Exploring History Vol IV: Eight Document Based Lessons

I’m very pleased to share a new iBook just published by my Social Studies Methods class at the University of Portland.

Interactive iBook version free at iTunes.
Static pdf version (5 MB)

It features eight engaging questions and historic documents that empower students to be the historian in the classroom. The units draw from a fascinating collection of text and multimedia content – documents, posters, photographs, audio, video, letter and other ephemera. “Stop-and-think” prompts based on CCSS skills guide students through analysis of the primary and secondary sources. Essential questions foster critical thinking. All documents include links back to the original source material so readers can remix the content into their own curated collections.

All of my student’s wrote for a public audience on our class blog and persued three class goals:

  • Learn to think like a historian.
  • Become a skillful instructional designer
  • Develop technical skills for production, reflection, growth and professional networking.

The lesson design process began early in the semester when students designed lessons in historical thinking skills based on the work of Sam Wineburg and the Stanford History Education Group (SHEG). They focussed on three key skills – Sourcing, Contextualizing and Corroborating. Then students identified essential questions worth answering and gathered documents to explore the question in an extended lesson design process.

Exploring History: Vol IV was our PBL capstone and is available on iTunes in 51 countries around the world. Here’s a post (from fall ’13 class) that describes our project workflow (including how we utilized iBooks Author). Here’s Exploring History: Vol I created by my fall 2013 class. And Exploring History: Vol II designed by my fall 2014 class. Exploring History: Vol III created by my fall 2016 class

I’ll be doing a future blog post that features each student’s DBQ, but for now here’s the US and World History lessons in chronological order:

  1. Mysterious Bronze Age Collapse by Sam Hicks
  2. From Revolution to Government by Valerie Schiller
  3. Imagination, Innovation & Space Exploration by Molly Pettit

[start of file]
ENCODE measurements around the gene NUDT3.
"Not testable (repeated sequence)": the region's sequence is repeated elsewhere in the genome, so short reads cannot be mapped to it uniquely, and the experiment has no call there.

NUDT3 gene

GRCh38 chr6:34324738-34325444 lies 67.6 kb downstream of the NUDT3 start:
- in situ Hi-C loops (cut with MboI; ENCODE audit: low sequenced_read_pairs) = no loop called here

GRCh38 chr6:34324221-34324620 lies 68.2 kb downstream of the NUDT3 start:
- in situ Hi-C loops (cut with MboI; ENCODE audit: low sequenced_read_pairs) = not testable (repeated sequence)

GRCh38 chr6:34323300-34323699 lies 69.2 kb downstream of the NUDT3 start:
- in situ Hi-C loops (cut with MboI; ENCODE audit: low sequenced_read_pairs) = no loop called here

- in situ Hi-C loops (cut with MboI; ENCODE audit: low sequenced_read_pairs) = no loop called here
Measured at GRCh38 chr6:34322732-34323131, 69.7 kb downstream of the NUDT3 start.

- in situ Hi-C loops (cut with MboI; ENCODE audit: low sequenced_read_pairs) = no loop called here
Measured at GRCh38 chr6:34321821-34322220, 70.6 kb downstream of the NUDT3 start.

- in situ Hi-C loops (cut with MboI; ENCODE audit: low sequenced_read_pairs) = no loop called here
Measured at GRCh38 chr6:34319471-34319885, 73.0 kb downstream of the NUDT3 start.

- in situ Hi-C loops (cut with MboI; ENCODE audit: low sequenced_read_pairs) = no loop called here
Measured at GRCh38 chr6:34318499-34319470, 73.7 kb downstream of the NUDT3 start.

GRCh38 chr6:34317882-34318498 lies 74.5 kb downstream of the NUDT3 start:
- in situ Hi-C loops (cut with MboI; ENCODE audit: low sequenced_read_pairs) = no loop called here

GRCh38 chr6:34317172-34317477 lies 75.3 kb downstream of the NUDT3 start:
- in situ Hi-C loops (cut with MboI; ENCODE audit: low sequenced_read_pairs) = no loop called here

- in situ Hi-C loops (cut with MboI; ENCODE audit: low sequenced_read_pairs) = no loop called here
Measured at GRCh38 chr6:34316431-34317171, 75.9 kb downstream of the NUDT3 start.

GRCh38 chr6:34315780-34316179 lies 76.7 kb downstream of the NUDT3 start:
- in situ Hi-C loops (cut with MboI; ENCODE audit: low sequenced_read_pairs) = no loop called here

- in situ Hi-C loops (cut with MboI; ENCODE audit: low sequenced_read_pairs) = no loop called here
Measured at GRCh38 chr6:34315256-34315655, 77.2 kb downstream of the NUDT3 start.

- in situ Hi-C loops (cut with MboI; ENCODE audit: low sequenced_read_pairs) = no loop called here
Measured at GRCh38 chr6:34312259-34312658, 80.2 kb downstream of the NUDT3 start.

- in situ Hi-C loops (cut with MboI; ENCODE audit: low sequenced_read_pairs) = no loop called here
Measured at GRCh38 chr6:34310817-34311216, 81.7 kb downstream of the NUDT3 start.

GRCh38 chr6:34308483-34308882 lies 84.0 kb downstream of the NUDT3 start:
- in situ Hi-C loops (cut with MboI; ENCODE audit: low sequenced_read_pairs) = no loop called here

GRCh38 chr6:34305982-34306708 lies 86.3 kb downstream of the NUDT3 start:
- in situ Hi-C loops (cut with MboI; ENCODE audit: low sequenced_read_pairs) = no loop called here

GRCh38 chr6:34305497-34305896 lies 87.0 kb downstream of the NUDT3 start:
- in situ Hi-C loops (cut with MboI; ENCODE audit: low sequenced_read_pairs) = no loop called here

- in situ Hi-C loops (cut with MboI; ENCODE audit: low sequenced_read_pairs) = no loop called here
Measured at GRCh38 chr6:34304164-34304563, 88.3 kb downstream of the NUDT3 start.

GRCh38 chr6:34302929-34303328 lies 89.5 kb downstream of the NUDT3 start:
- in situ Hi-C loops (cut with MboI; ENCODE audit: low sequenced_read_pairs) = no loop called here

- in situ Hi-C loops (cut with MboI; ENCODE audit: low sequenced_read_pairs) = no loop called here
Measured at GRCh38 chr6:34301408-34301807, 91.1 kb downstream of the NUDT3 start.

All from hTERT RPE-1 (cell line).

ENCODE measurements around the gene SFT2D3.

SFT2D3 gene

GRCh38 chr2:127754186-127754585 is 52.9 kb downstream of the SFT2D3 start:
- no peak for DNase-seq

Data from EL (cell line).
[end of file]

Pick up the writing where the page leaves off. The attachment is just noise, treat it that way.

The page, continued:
4. The Real Romanovs by Kelly Marx
  5. World War I: The Human Cost of Total War by Anna Harrington
  6. Collectivization and Propaganda in Stalin’s Soviet Union by Clarice Terry
  7. Holy Propaganda Batman! by Karina Ramirez Velazquez
  8. The Nicaraguan Literacy Crusade by Scott Hearron

Exploring History: 13 Document-Based Lessons

Exploring History IIII’m very pleased to share a new iBook just published by my Social Studies Methods class at the University of Portland.

Interactive iBooks available free at iTunes.
Static pdf version Exploring History Vol III (29 MB)

It features thirteen engaging questions and historic documents that empower students to be the historian in the classroom. The units draw from a fascinating collection of text and multimedia content – documents, posters, photographs, audio, video, letter and other ephemera. “Stop-and-think” prompts based on CCSS skills guide students through analysis of the primary and secondary sources. Essential questions foster critical thinking. All documents include links back to the original source material so readers can remix the content into their own curated collections.

My students worked for a public audience on our class blog and and pursued our three class goals:

  • Learn to think like a historian.
  • Become a skillful Instructional designer
  • Develop technical skills for production, reflection, growth and professional networking.

The lesson design process began early in the semester when students designed lessons in historical thinking skills based on the work of Sam Wineburg and the Stanford History Education Group (SHEG). They focussed on three key skills – Sourcing, Contextualizing and Corroborating. Then students identified essential questions worth answering and gathered documents to explore the question in an extended lesson design process.